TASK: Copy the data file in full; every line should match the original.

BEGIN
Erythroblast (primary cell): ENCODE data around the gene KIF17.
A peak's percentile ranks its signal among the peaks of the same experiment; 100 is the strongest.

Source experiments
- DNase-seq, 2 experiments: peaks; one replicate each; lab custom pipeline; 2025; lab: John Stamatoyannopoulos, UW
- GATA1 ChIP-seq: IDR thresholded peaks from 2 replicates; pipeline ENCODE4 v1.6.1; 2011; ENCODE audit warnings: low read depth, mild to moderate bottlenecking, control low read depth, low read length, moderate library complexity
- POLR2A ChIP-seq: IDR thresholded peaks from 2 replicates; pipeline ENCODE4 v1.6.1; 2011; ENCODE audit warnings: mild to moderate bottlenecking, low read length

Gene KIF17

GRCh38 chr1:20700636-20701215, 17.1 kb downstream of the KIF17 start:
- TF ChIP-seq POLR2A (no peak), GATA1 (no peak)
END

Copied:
Erythroblast (primary cell): ENCODE data around the gene KIF17.
A peak's percentile ranks its signal among the peaks of the same experiment; 100 is the strongest.

Source experiments
- DNase-seq, 2 experiments: peaks; one replicate each; lab custom pipeline; 2025; lab: John Stamatoyannopoulos, UW
- GATA1 ChIP-seq: IDR thresholded peaks from 2 replicates; pipeline ENCODE4 v1.6.1; 2011; ENCODE audit warnings: low read depth, mild to moderate bottlenecking, control low read depth, low read length, moderate library complexity
- POLR2A ChIP-seq: IDR thresholded peaks from 2 replicates; pipeline ENCODE4 v1.6.1; 2011; ENCODE audit warnings: mild to moderate bottlenecking, low read length

Gene KIF17

GRCh38 chr1:20700636-20701215, 17.1 kb downstream of the KIF17 start:
- TF ChIP-seq POLR2A (no peak), GATA1 (no peak)